The New Year ushered in a new wage policy in Iceland, where it is now illegal for companies to pay men more than women for the same job. The policy requires companies with more than 25 employees to certify that they pay equally, regardless of gender or ethnicity. This move has drawn international attention, especially from the United States, where women still make substantially less than men. But can the progressive policy of a tiny island nation work in a country as diverse and politically complex as the U.S.? The Knowledge@Wharton show on SiriusXM channel 111 recently invited Janice Bellace, Wharton professor of legal studies and business ethics; Janice Madden, professor of regional science and sociology at the University of Pennsylvania and a real estate professor at Wharton; and Thorgerdur Einarsdottir, professor of gender studies at the University of Iceland, to discuss the issues surrounding pay equality.
The following are key points from their conversation:
Iceland’s law was a long time in the making.
Einarsdottir said her country’s new policy is the result of a decades-long fight for wage equality that gained momentum in 2012, when the government implemented a certification system for company salaries. The government worked with various social partners to achieve a policy that appealed to both liberals and conservatives, and a lot of pressure came from women’s advocacy groups.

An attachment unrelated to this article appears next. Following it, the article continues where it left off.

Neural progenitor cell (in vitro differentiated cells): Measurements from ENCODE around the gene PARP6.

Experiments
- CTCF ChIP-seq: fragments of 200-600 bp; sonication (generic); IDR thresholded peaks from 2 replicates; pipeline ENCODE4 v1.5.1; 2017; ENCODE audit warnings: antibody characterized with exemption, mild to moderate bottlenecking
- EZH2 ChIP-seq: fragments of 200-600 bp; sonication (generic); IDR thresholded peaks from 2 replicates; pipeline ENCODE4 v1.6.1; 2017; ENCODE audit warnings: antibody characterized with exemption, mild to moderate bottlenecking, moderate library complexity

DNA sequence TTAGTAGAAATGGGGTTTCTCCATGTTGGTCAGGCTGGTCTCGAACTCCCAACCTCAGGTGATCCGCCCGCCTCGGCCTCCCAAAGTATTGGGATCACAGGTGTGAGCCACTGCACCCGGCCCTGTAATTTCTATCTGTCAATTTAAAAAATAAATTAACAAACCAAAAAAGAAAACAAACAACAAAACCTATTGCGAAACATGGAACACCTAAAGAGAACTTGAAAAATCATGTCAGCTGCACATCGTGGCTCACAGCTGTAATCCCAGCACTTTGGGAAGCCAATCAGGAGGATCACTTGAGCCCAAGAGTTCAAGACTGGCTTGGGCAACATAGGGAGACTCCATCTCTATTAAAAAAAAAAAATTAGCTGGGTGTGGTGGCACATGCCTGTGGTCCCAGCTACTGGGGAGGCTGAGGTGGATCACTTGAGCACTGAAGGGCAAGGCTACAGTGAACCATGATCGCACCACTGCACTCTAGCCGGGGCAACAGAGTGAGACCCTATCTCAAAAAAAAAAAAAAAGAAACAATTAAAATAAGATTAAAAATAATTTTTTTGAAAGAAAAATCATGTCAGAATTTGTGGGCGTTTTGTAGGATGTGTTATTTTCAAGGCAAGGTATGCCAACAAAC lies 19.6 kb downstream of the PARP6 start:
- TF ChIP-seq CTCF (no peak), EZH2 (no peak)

The reaction has been “rather positive, I must say, because this has been a long process,” Einarsdottir said. “It [had] bipartisan support in the parliament, where it was adopted. There hasn’t been very much resistance, actually.”
Bellace said her initial reaction to the news was positive. “My first reaction was that this is great because you can have a right, but there’s no way to enforce it…. You might not even realize [there’s an] issue. Here’s a government doing something,” she noted. “At the same time, in several European countries where [pay inequality] is also happening — in Germany and the U.K. — they are looking at this [issue and] women’s groups are saying, ‘Wait a moment. We have this great guarantee, but why hasn’t the gap narrowed?’ That’s what [Iceland is] pushing forward on.”
Madden said she’s not sure how the new policy works from a legal point of view. “[In the U.S.,] we enforce our laws through the courts, and I don’t know if that’s done in Iceland. If this [policy were enacted] in the United States, it would change the standard of proof as to how you prove discrimination, where the favor would be that discrimination is there unless you prove otherwise, which would be very different.”
In the United States, it’s more complicated.